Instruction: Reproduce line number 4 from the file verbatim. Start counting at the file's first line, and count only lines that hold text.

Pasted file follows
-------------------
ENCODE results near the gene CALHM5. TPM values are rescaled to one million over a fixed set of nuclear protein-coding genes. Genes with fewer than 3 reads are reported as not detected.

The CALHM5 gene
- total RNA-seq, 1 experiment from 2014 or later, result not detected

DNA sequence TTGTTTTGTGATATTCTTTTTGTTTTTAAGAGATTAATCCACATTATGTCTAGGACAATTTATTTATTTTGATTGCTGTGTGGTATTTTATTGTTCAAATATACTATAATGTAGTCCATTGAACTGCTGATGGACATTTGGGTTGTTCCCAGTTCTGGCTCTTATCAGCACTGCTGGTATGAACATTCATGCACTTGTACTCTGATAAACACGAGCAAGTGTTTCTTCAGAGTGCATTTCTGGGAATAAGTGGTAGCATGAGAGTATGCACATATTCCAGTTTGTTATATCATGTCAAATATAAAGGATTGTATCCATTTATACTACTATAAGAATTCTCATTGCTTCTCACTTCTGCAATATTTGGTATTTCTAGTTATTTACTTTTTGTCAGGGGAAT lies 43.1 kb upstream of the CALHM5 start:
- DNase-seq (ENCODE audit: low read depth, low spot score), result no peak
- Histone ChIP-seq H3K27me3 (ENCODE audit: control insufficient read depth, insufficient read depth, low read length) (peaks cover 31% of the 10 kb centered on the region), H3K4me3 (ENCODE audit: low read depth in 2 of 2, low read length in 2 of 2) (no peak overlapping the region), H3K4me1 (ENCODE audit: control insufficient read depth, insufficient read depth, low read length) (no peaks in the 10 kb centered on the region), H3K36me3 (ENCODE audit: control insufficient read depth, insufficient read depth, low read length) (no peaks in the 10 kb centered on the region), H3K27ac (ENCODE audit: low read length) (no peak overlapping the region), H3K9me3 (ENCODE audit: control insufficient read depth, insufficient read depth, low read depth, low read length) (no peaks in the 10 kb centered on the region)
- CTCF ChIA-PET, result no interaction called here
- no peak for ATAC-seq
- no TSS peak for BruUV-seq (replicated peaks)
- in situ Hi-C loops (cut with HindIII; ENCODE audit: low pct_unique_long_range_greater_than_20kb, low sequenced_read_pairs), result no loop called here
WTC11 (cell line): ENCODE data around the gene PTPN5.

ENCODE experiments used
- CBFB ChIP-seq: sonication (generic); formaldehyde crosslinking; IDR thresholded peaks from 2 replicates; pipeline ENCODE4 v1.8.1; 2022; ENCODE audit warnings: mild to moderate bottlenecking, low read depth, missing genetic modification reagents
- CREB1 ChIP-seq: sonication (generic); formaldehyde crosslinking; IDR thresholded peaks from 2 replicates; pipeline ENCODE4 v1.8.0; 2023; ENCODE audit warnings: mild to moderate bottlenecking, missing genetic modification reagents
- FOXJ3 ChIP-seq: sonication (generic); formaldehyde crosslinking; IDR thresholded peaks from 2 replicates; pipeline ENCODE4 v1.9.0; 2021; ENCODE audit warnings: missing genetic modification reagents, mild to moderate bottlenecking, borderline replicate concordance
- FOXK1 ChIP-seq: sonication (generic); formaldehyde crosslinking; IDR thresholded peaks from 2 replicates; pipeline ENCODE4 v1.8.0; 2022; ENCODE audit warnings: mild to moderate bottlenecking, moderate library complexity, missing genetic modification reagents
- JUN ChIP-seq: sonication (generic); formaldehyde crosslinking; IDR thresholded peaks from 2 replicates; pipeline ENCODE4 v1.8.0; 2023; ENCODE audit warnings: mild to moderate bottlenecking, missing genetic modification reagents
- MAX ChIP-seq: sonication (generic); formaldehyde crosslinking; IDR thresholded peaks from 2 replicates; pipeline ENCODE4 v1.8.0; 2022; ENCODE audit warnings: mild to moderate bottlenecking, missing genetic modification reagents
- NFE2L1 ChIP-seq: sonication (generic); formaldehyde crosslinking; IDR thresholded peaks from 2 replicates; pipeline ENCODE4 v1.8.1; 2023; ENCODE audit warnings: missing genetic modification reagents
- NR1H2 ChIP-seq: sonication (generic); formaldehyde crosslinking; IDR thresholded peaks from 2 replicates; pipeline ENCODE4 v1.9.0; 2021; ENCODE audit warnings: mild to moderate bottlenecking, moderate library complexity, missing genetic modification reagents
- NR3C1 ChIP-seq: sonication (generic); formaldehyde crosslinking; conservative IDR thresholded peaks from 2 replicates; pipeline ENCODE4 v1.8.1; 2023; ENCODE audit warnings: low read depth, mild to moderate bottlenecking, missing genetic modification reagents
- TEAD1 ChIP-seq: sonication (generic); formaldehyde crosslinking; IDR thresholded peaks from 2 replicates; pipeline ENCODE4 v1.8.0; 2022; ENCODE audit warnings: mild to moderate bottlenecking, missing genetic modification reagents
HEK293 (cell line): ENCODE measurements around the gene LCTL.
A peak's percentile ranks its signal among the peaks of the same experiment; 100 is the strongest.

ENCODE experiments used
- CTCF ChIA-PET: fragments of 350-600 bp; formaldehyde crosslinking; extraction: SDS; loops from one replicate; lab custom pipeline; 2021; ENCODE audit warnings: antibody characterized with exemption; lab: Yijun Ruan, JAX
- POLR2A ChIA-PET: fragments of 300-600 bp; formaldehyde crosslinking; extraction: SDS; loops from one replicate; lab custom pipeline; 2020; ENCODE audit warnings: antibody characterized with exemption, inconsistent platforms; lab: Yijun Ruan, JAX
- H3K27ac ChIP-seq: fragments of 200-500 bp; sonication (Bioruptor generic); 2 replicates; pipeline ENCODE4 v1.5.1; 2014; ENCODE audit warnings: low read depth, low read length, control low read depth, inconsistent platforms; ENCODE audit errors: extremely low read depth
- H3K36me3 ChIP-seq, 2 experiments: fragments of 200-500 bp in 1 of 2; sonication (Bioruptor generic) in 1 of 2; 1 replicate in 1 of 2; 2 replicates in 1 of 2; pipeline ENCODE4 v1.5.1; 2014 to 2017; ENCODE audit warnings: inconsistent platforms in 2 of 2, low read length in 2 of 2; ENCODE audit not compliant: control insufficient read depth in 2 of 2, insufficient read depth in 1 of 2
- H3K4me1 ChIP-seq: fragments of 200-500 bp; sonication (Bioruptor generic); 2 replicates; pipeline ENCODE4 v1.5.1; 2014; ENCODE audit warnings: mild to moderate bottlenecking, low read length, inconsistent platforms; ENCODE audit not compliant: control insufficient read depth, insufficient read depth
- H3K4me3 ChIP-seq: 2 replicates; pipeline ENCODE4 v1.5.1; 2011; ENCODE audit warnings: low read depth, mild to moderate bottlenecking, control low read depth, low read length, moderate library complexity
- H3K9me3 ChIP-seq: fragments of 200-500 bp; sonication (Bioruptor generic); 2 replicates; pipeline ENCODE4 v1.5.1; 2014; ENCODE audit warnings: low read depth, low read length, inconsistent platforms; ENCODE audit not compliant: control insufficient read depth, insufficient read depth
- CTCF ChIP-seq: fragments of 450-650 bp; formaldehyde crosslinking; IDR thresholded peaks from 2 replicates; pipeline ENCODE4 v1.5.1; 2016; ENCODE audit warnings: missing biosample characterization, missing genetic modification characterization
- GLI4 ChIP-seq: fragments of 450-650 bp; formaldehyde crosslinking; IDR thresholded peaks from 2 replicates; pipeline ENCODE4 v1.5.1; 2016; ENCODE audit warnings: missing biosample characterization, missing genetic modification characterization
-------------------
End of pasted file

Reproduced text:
DNA sequence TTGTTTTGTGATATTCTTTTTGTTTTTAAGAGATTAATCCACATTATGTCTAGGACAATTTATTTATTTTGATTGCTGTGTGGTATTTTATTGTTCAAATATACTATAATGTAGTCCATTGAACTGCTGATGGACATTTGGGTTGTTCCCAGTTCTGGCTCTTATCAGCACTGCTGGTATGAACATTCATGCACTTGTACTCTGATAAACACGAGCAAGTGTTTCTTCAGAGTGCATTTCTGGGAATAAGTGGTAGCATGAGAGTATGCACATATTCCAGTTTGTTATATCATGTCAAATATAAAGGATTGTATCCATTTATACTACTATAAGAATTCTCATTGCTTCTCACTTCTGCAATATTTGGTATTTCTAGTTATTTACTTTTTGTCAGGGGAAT lies 43.1 kb upstream of the CALHM5 start: